Love Is The Measure: A Biography of Dorothy Day by Jim Forest (Marshall Pickering, £6.95).
AUTHORS of lives of saints often feel it incumbent on them to contrast the dark side of evil in their subject with a brilliant flash of grace as the saint moved into the sphere of holiness.
Jim Forest is not an author of that kind. But then Dorothy has not yet officially been declared a saint, though enthusiasm for her canonisation is mounting.
Jim Forest is an excellent chronicler, avoiding over dramatising Dorothy's conversion to Catholicism, or her achievement in the Houses of ' Hospitality and Farm Communes. His cool description of the facts of her life from the start reveal the pattern of her sanctity from her earliest years.
An upbringing in a journalist's world (father and brothers) gave her the approach of the apostle, a world which was harshly materialistic veered her always to the left. At the same time Dorothy from time to time found her friends reminding her of prayer and of God and that became a sort of undercurrent in her life.
There was a period of passion which led to an abortion but eventually a serious relationship and a daughter (illegitimate) led Dorothy into the Catholic Church, for Dorothy saw the need for Baptism for the child and then for herself. There is no sudden transformation into a plaster saint. It is significant that Jim Forest chooses for the title of the whole of Dorothy's life Love Is The Measure.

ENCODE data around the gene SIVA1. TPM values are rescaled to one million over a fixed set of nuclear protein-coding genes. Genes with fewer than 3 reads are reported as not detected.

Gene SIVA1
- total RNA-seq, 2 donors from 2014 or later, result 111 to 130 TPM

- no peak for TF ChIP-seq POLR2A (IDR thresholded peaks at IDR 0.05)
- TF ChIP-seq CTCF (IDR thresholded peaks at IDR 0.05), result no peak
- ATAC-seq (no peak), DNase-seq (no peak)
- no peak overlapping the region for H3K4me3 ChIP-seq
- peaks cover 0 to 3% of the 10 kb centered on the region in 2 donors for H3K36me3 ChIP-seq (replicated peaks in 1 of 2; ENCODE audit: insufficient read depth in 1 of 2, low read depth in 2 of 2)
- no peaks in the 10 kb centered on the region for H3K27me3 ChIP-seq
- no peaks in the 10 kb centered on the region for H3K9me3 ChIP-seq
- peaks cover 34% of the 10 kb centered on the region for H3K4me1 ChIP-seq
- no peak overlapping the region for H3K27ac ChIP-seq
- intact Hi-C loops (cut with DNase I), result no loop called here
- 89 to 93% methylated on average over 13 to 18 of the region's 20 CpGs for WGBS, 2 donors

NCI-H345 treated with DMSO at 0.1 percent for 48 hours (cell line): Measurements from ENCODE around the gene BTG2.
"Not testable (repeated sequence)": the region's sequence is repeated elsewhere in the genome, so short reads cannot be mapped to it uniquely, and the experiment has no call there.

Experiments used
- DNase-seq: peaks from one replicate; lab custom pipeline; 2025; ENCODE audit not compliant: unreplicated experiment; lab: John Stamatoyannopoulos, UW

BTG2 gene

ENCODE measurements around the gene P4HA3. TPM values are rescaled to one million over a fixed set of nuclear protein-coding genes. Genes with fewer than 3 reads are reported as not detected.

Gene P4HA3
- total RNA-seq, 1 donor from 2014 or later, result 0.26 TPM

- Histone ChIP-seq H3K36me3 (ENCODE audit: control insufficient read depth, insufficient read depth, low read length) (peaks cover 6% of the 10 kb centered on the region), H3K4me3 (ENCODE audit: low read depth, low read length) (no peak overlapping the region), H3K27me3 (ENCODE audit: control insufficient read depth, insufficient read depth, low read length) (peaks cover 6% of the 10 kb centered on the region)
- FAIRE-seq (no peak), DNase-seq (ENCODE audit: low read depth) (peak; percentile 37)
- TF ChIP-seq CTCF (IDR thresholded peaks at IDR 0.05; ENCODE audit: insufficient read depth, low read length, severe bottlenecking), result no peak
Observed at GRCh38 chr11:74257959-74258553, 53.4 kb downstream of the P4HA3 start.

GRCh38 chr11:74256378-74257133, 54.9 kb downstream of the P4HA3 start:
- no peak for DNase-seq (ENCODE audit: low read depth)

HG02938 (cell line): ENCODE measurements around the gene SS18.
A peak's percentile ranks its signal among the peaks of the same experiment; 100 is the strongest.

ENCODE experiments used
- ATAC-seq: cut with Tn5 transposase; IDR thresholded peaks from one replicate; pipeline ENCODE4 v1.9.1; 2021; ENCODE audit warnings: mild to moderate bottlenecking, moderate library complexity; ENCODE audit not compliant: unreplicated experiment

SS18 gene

There is a point of specialisation which emerges from the early days into full fruit. In these days when those who vow poverty have ceased to realise its meaning Dorothy discovered the meaning the hard way but she found it the way of life and of love. The San Franciscan had reduced her family to poverty and for a while she felt ashamed of being poor.
But she soon came to love the poor and poverty itself. It was St Francis as a way of life not just as an ideal. It may be that here lies the difference between "religious poverty" and poverty accepted with joy as a life.
Thus Jim Forest in an almost prosaic manner describes the life of this remarkable woman, and precisely because his treatment is prosaic he brings her to life according to reality. A good book tells us of a good person, may it produce many followers, for she led many into a fruitful desert.
Conrad Pepler OP